What Is A Local SEO Citation

Nicole Grodesky
By Nicole Grodesky

There is a lot of confusion around what local SEO is and why local SEO is important. I often see people freeze like a deer in the headlights when I say “local citation.” So let’s clear up the confusion.

A local SEO citation is a reference to your business’s name, address, and phone number (NAP) in a variety of local directories.

There are many local directories that have an option to submit a free business listing to their website. This business listing within the local directory is known as a citation. If you’re not looking for citation building opportunities in local directories, you’re probably not doing local SEO!

Usually, the local business directories will link back to your site and we recommend linking to your specific location page if you have one. Some local directories don’t link back to your website. And that’s ok. They may or may not have additional information, too, like geo-coordinates, customer reviews, business hours or more.

Like it or not, Google’s local ranking factors and other search engines use these NAP references to evaluate the online credibility of your business. The number of citations mentioned in many places across the local SEO ecosystem impacts your local rankings and whether or not you’ll show in the local three pack.  In addition, it verifies to Google that the NAP they have on file for you, if it matches, is likely accurate and they are more confident in promoting that information. Before you get started you’ll want to have a complete guide to local SEO.

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This local SEO strategy works best when you have individual location landing pages that are optimized for local geo appended keywords. This is known as a local on-page SEO strategy that ties into your citation building campaign.

Google and Ipsos did research that showed conversions were more than twice as likely after consumers did a local search.

What it really comes down to is this: how many times your local business is listed on a local directory. A citation for local SEO is the same as saying a listing on a business directory.

So, let’s dive into how to get your local citation out there.

How to Do Local Citation Building

The first and most obvious place to start is on online directories. Think through three different directory arenas: locally-based, review sites, trade or industry-specific, and broader. If you don’t have time to manually build out all the listing yourself you will want to look into hiring SEO experts to handle your local SEO services. If you are a small business this is crucial to literally get on the map!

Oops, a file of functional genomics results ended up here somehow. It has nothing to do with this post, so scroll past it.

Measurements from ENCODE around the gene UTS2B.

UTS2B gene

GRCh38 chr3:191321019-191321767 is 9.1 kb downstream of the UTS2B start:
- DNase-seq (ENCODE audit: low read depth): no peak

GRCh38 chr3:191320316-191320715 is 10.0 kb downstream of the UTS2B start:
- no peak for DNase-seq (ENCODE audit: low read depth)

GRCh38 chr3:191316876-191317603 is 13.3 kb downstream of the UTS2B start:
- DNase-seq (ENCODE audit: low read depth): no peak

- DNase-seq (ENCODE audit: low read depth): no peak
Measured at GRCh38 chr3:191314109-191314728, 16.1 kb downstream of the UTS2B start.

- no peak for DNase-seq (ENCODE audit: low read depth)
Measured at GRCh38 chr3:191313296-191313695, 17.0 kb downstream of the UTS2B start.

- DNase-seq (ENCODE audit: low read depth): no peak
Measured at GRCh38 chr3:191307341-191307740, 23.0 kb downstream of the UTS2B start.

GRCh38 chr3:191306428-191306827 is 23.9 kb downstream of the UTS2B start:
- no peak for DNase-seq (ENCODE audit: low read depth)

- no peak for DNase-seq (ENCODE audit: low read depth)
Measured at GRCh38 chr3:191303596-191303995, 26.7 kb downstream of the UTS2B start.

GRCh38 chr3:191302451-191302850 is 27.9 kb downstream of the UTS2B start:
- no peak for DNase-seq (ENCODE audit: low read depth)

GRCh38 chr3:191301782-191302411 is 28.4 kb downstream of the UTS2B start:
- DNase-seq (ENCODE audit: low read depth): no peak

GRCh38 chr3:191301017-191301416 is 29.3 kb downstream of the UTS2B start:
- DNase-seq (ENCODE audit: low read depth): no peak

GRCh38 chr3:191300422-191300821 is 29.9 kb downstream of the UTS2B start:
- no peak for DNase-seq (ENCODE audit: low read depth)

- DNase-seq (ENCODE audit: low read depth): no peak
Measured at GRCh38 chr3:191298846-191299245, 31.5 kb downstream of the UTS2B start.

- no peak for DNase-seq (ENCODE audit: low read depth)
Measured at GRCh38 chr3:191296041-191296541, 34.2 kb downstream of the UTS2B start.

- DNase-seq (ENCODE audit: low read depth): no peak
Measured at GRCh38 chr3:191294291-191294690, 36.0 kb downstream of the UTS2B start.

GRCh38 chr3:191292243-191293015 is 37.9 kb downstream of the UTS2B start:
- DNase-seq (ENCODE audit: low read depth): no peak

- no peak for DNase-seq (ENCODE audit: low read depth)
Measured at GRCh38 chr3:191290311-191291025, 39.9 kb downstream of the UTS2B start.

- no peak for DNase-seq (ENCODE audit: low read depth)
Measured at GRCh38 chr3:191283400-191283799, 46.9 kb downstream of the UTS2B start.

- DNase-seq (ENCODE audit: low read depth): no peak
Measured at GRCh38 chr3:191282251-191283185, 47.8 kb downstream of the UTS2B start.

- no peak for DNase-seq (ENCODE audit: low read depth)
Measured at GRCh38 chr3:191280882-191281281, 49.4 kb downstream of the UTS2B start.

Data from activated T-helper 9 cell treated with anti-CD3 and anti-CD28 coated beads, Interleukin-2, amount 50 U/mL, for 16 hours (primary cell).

Locally, check out your neighborhood and community hubs.

Review sites include Yelp, Angie’s List, Judy’s Book, TripAdvisor or Wedding Wire.

Trade business directories should certainly include your local chamber of commerce and professional association websites. Your industry will dictate the rest. For example, are you a lawyer? List yourself on FindLaw.com. Authoritative, niche websites like this help search engines confidently categorize your business. A vertical like restaurant, auto repair, or hotel makes a lot of sense to algorithms.

Most directories provide a free option. The kicker is that you can’t link back to your website. Good enough. For SEO purposes, you’re really focused on the mention anyhow. Only pay for a listing if the traffic it’ll generate (and theoretically convert) would justify its expense.

Broader options include local business platforms like Google My Business (absolutely your most important platform, for the record), Apple Maps, Superpages, Factual, Bing, CityGrid, Acxiom, Localeze, Facebook, Yelp, and more.

Tricks of the trade:

  • Set up a unique email address for this purpose only, as they’ll spam you to death from here on.
  • If asked to pick a business category, be sure to keep yours consistent.
  • Verify your listing if that’s an option. This establishes more credibility for you.
  • Overshare!—give them everything they ask for (and some they don’t, if applicable). Email addresses, business description, store hours, pictures, you name it.